The White House has not created a fake TV network devoted to primates to keep President Donald Trump entertained — but if you’ve been anywhere near Twitter lately, you may have been led to believe it did exactly that.
Such is the power of the Gorilla Channel, which has joined jokes about eating Tide Pods on the list of the biggest early memes of 2018.
Thanks to the same man who brought the world Milkshake Duck, a certain swath of the politically engaged internet spent much of Friday enmeshed in what is by far the most hilarious and unexpected development in the controversy around Michael Wolff’s salacious exposé of the Trump White House.
It involves fighting apes, the president of United States, and a very silly joke that lots of people apparently think is alarmingly close to reality.
For the past week, many have been hypnotized by the scandal and intrigue surrounding Fire and Fury, Wolff’s just-released new book about the Trump administration. Social media has been teeming for days with chatter about several shocking excerpts from the book — from the claim that Trump never actually wanted to win the election to allegations that his former chief strategist Steve Bannon believed that Donald Trump Jr.’s 2016 meeting with a Russian lawyer was “treasonous.”
The book has sparked a maelstrom of response, from criticism of its gossipy tone to praise for its revealing glimpse inside a tumultuous administration. It’s even drawn ire (as well as a possible lawsuit) from the commander-in-chief himself.
Enter Ben Ward, who is better known online as Twitter user @pixelatedboat, a.k.a the creator of the popular Milkshake Duck meme that was everywhere toward the end of 2017. That meme took well over a year and a half to percolate and enter the mainstream. But on January 4, Ward created a new meme that went massively viral in under a day.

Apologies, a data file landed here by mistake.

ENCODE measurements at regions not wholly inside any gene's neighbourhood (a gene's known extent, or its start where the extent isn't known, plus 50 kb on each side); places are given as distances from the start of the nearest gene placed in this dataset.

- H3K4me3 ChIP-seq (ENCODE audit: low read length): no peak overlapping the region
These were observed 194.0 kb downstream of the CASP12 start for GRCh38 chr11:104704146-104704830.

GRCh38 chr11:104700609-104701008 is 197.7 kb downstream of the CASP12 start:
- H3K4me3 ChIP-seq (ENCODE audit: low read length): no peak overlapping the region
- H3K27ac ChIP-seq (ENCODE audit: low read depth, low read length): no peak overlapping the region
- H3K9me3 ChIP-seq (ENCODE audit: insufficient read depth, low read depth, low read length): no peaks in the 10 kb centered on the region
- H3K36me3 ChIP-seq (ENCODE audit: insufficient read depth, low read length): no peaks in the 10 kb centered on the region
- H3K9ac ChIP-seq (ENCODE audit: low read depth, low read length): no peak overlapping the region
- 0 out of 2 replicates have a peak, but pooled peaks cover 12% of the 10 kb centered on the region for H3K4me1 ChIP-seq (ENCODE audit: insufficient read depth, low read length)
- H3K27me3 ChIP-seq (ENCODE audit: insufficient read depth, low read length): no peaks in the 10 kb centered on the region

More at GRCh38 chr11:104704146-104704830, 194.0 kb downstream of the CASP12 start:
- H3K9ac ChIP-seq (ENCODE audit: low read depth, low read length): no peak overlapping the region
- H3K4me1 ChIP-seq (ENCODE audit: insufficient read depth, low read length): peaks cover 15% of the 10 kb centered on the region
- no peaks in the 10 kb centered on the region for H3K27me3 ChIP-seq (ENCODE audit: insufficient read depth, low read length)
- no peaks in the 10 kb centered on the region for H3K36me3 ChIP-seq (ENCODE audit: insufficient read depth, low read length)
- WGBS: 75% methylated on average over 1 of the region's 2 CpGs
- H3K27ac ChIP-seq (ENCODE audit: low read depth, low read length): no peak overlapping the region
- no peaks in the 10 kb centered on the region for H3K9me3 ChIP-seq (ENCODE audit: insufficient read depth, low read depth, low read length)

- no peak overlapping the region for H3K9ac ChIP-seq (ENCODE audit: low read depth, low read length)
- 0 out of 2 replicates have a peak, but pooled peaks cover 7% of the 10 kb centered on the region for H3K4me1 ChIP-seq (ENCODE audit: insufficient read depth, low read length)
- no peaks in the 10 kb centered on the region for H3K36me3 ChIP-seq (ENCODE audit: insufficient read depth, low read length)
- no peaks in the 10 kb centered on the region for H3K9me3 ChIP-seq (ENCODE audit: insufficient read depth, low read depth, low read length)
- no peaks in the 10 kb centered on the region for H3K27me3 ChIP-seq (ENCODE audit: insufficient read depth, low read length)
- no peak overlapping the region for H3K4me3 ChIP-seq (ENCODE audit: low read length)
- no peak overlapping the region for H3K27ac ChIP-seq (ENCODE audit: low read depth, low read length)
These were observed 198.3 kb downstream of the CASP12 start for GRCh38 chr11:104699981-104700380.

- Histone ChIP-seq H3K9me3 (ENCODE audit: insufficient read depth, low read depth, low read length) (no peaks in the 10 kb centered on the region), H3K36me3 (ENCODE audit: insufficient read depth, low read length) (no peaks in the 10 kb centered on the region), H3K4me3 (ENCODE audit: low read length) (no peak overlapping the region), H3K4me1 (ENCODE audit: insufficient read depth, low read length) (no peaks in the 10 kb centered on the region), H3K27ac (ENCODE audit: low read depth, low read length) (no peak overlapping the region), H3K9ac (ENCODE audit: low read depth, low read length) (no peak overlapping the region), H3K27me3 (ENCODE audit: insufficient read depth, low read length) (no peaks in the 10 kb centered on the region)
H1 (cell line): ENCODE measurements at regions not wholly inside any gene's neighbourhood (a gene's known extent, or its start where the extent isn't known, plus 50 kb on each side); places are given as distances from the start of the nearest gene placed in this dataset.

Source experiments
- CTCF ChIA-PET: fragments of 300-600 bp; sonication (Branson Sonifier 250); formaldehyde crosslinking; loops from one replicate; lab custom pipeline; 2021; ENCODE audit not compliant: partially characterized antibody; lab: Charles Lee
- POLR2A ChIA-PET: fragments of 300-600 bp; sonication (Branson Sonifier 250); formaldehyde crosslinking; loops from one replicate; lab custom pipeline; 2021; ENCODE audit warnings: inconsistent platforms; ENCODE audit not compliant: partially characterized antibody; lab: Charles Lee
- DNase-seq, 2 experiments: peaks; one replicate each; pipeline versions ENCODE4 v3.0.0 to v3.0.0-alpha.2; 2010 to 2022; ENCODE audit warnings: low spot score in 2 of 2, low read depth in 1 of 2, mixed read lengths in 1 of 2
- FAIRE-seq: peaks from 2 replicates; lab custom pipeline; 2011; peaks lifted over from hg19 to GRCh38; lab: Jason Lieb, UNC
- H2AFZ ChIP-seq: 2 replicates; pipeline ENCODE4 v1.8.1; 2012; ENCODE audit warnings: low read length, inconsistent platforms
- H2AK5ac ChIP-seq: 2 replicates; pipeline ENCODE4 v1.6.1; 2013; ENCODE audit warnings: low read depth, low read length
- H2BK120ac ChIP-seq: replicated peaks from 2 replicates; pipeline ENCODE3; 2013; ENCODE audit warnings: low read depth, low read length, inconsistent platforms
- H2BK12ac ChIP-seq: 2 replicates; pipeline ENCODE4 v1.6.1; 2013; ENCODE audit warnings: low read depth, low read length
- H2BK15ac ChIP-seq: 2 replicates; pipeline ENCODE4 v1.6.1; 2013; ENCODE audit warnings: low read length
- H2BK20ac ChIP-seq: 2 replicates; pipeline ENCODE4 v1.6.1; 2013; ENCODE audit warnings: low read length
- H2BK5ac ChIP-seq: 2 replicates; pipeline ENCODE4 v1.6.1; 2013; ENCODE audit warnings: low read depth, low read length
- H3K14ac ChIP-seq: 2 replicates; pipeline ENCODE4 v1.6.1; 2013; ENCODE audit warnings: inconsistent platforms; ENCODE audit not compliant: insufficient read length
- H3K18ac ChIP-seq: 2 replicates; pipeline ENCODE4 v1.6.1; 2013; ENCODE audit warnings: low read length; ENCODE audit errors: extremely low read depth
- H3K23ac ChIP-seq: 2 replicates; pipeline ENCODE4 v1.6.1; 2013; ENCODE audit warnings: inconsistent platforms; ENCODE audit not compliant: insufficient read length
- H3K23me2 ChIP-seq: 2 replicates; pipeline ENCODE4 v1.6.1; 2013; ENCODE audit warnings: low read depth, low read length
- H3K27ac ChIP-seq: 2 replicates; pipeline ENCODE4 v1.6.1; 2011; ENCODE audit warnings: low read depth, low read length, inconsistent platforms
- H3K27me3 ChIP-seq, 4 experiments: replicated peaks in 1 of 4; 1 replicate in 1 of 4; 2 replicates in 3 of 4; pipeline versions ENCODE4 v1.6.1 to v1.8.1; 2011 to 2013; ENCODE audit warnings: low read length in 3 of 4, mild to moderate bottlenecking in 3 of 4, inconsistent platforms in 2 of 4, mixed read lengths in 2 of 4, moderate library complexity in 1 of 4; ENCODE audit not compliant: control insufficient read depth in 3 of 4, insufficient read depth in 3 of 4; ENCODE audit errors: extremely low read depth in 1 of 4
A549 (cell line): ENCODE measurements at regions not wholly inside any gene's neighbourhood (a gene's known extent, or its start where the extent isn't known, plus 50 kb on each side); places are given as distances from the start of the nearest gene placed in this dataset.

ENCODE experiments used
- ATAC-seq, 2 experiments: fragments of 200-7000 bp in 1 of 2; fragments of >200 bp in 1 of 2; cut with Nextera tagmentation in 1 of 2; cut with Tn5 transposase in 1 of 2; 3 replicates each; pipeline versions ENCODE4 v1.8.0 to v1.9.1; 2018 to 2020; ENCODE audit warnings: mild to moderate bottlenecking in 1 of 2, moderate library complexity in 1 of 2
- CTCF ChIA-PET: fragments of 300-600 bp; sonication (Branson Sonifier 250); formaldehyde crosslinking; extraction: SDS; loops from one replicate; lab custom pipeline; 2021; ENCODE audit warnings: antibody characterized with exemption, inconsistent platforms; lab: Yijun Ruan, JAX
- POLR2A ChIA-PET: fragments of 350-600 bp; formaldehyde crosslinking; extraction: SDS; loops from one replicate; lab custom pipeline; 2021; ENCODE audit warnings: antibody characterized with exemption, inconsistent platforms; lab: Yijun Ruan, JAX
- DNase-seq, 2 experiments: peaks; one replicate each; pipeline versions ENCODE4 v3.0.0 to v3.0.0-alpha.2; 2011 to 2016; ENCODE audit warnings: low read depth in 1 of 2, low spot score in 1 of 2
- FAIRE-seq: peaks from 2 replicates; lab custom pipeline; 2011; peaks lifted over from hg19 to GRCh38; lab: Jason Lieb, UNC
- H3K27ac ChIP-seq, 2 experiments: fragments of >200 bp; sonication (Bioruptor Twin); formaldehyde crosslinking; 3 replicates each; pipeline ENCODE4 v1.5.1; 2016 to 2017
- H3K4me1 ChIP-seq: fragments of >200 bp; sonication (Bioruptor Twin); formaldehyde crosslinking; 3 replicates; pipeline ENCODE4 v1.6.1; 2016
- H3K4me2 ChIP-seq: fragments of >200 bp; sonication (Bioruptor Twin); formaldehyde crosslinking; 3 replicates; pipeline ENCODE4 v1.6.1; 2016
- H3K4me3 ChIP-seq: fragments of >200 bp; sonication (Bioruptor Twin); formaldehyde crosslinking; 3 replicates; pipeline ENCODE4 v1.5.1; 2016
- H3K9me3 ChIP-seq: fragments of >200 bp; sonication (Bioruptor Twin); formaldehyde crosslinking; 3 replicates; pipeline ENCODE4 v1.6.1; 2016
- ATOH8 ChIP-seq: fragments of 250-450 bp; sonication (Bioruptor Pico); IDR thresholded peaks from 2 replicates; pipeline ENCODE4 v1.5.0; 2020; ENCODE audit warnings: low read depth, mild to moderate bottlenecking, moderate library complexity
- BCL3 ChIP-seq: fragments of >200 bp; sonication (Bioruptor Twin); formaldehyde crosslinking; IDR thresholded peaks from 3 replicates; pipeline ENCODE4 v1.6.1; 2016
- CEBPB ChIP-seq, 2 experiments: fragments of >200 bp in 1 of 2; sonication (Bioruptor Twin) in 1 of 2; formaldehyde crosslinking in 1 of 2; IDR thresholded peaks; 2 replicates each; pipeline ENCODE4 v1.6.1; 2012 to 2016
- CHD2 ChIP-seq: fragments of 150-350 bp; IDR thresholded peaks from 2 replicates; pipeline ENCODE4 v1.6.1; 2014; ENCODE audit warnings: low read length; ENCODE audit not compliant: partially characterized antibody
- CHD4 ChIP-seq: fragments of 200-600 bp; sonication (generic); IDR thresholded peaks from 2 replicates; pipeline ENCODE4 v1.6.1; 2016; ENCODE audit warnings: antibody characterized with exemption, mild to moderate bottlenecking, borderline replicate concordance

In the middle of the uproar over Fire and Fury, Ward tweeted a fake excerpt from the book, one in which Trump kicked off his tenure as president by complaining about the TV programming options available to him in the White House.
“On his first night in the White House, President Trump complained that the TV in his bedroom was broken, because it didn’t have ‘the gorilla channel’,” Ward’s fake excerpt declared. “Trump seemed to be under the impression that a TV channel existed that screened nothing but gorilla content, 24 hours a day.”
Ward’s fake excerpt immediately took off, garnering nearly 20,000 retweets in under 24 hours, and setting off a wave of “gorilla channel” jokes across social media.
It also caused an incredible amount of confusion, at least initially, because so many people — including major Twitter influencers and members of the media — actually thought it was a real excerpt from Wolff’s book. The confusion was so widespread that Snopes was forced to debunk the excerpt as a “false” internet hoax, and Ward was inspired to temporarily change his Twitter profile name to “the gorilla channel thing is a joke.”
For his part, Ward instantly realized that he’d created a monster: